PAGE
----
I think this is especially important in the European context. As I’ve been writing in a number of posts, the period 2000-2008 saw a huge divergence in price levels between the capital-inflow nations of the European periphery and the European core.... Almost surely, that divergence now has to be reduced. Yet with a low overall inflation rate for the eurozone, that means large-scale deflation in the overvalued economies if convergence is to happen any time in, say, the next 5-10 years. (Actually, in Eurospeak I think this is cohesion rather than convergence, but never mind). The task would be a lot easier if the eurozone had 4 percent inflation instead of 2. So yes, let’s have modestly higher inflation. Alas, Ben Bernanke — at least when speaking publicly — doesn’t agree. And I can only imagine what Trichet would say.

2) Ryan Avent: Fiscal policy: State government drag:

State legislatures are looking a combined budget gaps worth more than the size of the House jobs legislation, and senators busy themselves stripping aid to states from their bill. Mr Krugman has written that what the euro zone needs is tighter fiscal integration to offset the burdens imposed by a uniform monetary policy. But if America is any indication, tighter fiscal integration doesn't mean a thing if the people running the show at the federal level are short-sighted, provincial, and apt to choose grandstanding over good policy.

3) Rajiv Sethi: The Invincible Markets Hypothesis:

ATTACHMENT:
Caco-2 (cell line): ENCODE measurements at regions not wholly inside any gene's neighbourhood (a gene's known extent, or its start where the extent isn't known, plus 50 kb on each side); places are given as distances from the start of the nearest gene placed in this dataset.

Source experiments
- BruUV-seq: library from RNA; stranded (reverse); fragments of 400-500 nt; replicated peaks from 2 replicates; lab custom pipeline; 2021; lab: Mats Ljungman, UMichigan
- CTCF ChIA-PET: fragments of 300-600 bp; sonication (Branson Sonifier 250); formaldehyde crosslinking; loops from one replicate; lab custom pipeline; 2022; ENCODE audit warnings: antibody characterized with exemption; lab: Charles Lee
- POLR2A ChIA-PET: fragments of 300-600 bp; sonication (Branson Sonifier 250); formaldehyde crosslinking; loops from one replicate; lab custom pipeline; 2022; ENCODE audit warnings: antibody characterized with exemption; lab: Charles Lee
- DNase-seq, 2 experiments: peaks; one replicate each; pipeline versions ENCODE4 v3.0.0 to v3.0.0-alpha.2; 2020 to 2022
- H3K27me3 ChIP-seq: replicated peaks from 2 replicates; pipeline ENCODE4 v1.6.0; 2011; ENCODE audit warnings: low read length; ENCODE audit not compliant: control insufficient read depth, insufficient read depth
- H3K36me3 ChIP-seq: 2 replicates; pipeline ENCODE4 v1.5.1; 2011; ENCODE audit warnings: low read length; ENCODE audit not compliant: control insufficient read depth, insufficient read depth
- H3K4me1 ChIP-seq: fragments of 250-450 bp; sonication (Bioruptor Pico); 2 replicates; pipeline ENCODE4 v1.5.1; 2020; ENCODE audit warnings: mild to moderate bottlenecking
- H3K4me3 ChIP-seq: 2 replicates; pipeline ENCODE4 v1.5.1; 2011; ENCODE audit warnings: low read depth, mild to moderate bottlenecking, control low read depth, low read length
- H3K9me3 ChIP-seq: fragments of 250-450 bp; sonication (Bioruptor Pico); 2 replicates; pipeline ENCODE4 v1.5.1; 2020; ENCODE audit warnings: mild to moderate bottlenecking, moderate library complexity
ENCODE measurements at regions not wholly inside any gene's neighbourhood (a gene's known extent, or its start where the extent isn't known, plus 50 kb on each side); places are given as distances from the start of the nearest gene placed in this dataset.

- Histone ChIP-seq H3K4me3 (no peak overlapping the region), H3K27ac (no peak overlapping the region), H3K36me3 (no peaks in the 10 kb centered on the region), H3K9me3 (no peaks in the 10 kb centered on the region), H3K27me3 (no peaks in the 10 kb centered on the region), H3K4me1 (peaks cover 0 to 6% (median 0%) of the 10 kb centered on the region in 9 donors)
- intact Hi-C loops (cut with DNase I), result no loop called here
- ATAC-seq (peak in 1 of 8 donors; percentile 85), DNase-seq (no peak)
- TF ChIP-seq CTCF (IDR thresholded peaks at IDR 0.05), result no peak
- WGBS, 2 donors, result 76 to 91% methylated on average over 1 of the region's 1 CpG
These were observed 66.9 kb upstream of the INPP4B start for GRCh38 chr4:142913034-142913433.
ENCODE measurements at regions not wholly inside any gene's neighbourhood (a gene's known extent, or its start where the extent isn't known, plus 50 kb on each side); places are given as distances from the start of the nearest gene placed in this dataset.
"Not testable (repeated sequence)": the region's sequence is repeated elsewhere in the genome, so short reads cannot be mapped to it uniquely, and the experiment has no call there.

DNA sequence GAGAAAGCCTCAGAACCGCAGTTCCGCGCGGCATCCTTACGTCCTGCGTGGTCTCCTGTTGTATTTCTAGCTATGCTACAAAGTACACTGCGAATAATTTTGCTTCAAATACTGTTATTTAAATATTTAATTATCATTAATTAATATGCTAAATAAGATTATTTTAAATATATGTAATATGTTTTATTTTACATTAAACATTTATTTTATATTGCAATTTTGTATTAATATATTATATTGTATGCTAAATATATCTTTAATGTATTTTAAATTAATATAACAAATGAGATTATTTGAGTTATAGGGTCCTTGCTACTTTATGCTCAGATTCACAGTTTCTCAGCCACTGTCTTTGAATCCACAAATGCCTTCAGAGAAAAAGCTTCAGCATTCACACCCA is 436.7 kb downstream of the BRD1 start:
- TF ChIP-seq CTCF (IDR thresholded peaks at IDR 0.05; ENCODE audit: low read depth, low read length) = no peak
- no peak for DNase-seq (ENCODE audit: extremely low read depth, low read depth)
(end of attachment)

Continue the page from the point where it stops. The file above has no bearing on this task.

There has been a lot of impassioned debate over the efficient markets hypothesis recently, but some of the disagreement has been semantic rather than substantive, based on a failure to distinguish clearly between informational efficiency and allocative efficiency. Roughly speaking, informational efficiency states that active management strategies that seek to identify mispriced securities cannot succeed systematically.... Allocative efficiency requires more... is satisfied when the price of an asset accurately reflects the (appropriately discounted) stream of earnings.... If markets fail to satisfy this latter condition, then resource allocation decisions (such as residential construction or even career choices) that are based on price signals can result in significant economic inefficiencies. Some of the earliest and most influential work on market efficiency was based on the (often implicit) assumption that informational efficiency implied allocative efficiency. Consider, for instance, the following passage from Eugene Fama's 1965 paper on random walks in stock market prices....